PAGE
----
Charles Dickens

Charles Dickens

2 Comments on Charles Dickens
Charles Dickens, a former resident of Lant Street.

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With 2012 marking Charles Dickens 200th anniversary there will be plenty of celebrations of the life of this very special Briton. Most of Footprints of London’s walks have a Dickens connection at some point, and my walk “All Change at Kings Cross” is no different.

In Our Mutual Friend, Reginald Wilfer talks about the area that is now Goods Way as “a tract or urban sahara, where tiles and bricks were burnt, bones were boiled, rubbish was shot, dogs fought and dust was heaped by contractors”. This description was from before the great goods yards and food warehouses that were built by the railway companies in the mid 19th century. However  few years ago this description might also have been appropriate, the closure of the goods yards making this quite a desolate spot. However things are changing fast, with the opening of the University of the Arts in the old granary building adding a lively touch to Goods Way.

St Pancras Old Churchyard is mentioned in A Tale of Two Cities as a place where body snatchers practiced. As the place where Mary Shelley, author of Frankenstein mourned her mother, and where many graves were dug up to build the railway line, there are lots of associations with the dead being disturbed. Theres even a present day coroners court. 

However theres another Dickens connection in the churchyard. Dickens schoolmaster M. L. Williams Jones is buried there, though he doesnt seem to have inspired the young Charles – he writes of his school – “I had no advice no counsel, no encouragement, no consolation, no assistance, no support of any kind from anyone” This was at the Wellington House Academy in Hampstead, where the sadistic headmaster was the inspiration for Mr Creakle in David Copperfield.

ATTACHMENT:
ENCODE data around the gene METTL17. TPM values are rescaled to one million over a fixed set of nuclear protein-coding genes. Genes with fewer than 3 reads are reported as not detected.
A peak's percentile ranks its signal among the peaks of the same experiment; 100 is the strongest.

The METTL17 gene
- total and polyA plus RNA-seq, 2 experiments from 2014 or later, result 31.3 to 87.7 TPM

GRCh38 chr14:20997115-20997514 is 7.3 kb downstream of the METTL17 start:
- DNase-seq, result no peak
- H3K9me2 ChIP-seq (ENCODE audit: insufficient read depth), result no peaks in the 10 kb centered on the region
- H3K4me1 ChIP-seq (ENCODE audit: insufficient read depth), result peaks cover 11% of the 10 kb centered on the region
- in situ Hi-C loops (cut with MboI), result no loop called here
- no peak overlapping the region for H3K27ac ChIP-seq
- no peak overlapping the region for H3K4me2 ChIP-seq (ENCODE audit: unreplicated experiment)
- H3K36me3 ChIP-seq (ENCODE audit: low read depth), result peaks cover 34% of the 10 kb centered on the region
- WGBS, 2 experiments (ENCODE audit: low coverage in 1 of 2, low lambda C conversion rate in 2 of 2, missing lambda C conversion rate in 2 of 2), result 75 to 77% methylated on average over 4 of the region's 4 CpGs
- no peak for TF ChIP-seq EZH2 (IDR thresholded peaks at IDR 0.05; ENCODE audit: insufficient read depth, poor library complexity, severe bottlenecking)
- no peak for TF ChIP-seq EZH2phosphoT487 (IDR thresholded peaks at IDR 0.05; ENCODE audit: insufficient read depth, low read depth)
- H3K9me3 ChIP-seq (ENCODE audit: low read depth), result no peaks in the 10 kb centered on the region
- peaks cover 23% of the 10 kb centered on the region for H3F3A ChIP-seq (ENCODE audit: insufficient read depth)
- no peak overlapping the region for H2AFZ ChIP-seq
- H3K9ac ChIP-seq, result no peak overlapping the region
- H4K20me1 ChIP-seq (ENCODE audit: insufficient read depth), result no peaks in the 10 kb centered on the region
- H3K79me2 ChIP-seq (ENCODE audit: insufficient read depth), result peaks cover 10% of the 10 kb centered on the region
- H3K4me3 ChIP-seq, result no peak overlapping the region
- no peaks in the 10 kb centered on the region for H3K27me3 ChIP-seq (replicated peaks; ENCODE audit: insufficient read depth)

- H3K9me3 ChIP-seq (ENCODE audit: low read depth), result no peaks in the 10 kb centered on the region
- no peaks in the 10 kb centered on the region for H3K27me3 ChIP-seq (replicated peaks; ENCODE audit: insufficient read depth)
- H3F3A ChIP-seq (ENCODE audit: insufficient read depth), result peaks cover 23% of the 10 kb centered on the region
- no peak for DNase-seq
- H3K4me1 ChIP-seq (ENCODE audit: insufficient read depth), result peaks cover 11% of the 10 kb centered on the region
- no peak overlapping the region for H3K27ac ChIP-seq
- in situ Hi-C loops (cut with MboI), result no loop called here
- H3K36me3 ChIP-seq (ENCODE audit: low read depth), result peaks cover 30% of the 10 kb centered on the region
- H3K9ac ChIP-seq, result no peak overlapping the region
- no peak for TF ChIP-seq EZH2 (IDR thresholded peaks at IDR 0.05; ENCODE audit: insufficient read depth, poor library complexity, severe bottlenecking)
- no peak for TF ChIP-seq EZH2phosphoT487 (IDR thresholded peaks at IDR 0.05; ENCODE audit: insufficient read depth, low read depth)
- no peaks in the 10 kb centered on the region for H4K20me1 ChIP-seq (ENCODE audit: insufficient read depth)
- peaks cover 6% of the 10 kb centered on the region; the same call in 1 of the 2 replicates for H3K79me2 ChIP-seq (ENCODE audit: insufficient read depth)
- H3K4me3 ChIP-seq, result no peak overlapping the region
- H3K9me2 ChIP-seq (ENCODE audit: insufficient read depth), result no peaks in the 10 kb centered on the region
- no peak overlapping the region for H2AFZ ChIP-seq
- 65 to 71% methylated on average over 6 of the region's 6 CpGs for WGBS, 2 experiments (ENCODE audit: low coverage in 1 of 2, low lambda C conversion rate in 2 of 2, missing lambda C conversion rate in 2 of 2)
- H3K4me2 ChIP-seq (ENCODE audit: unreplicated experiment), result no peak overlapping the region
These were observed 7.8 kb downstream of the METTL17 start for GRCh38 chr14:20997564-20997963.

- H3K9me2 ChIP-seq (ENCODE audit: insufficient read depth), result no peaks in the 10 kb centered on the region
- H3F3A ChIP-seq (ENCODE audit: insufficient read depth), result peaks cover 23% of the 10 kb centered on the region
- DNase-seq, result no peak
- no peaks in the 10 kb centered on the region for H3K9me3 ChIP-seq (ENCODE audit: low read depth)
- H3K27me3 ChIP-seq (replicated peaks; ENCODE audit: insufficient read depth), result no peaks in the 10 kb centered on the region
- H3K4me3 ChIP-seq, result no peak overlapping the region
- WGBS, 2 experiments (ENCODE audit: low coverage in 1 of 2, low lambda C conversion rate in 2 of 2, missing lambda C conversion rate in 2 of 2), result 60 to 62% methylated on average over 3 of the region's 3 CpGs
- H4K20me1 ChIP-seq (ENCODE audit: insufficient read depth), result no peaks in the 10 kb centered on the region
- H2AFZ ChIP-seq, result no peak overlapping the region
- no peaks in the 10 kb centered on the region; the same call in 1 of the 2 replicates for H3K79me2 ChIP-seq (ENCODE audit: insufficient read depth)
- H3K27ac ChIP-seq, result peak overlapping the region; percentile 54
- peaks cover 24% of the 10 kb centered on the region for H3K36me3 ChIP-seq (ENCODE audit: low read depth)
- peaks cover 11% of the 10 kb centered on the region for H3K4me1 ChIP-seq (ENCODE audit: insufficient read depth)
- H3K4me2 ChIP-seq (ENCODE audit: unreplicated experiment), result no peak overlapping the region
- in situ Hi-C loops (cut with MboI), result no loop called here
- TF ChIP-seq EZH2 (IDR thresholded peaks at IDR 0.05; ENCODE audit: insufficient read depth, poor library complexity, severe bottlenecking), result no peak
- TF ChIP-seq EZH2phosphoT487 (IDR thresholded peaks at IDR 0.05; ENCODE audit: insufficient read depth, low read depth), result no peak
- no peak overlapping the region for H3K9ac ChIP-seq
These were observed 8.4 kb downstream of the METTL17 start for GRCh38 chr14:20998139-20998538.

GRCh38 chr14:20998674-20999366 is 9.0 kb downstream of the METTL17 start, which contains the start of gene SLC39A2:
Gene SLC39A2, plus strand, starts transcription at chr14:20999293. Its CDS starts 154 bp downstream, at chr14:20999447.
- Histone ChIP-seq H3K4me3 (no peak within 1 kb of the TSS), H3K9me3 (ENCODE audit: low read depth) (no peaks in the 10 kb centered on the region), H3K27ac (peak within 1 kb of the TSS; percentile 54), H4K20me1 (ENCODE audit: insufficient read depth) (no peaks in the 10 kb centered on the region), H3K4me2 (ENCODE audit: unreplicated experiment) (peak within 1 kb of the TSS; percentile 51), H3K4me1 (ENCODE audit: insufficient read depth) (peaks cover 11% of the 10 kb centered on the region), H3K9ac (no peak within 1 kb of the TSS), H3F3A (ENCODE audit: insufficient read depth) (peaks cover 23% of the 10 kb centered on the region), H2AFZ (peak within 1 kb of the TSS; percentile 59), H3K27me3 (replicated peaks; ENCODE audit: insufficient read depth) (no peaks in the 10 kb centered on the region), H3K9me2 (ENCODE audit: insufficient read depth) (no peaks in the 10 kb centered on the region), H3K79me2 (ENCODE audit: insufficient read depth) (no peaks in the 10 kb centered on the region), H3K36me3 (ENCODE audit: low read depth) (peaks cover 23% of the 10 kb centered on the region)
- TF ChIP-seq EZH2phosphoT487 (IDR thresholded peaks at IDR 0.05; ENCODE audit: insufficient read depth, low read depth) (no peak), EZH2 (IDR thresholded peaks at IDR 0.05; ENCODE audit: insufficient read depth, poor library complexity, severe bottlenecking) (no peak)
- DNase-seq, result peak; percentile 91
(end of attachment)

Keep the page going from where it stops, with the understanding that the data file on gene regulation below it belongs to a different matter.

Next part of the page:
I’ll be exploring the area again on November 26th – click here for more details and tickets

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  • David

    Dickens also makes an appearance or two in my Euston Road and Revolution walk. One of the sites we visit is the fascinating Polygon in Somers Town – now a modern housing estate, but it was a very experimental housing development in London – begun in 1791 — by Jacob Leroux (who also built part of Canonbury in Islington). It had sixteen sides – each side consisting of two side by side three story houses. Initially a rather grand place to live – Mary Shelley was born in the Polygon in 1797 (to hear more about her family come on the walk), but it went down hill. One problem was immigration – the Polygon was taken over by French emigres who had fled the revolution – over a hundred of them were living in the Polygon by 1810. By 1827 it was mainly used for lodging the poor – and that year Charles Dicken’s family moved in, having being evicted from Johnson Street (now Cranleigh Street) in the same area. The Polygon appears in Bleak House – as the dilapidated “downtown’ residence of Mr Skimpole. This was about the time that Dickens left the Wellington House Academy (which he claimed as one of the best times in his eventful young life) and became a law clerk in Grey’s Inn. Dickens daily walk to work involved crossing the Euston Road and walking past the St Pancras New Parish Church (which had only recently been completed) twice a day. About ten years later his first daughter Mary was baptized in this church.

  • debbie pakulski

    There is a mild and tenuous Dickens link to the Bunhill Fields Cemetery that is a large part of the Finsburys Non Conformists walk too! Buried in Bunhill is one Mrs Lewson a very long time resident of Clerkenwell. She lived in Coldbath Square near Mount Pleasant – apparently for 116 years! She was born 1700, lived through 5 reigns and died in 1816. In her maturity it is claimed that Mrs Lewson never left her house for fear of catching her death of cold! She put ‘hog-fat’ on her face and her windows were never ever open – all to ward off fatal chills – well it certainly worked! Mrs Lewson even cut 2 new teeth in her 80’s!! And the link to Charles Dickens? Well it has been suggested that she was perhaps a role model for Mrs Havisham of Great Expectations fame – who knows? And why not after all? Except Mrs Lewson died a natural dath – for someone 116 years old!

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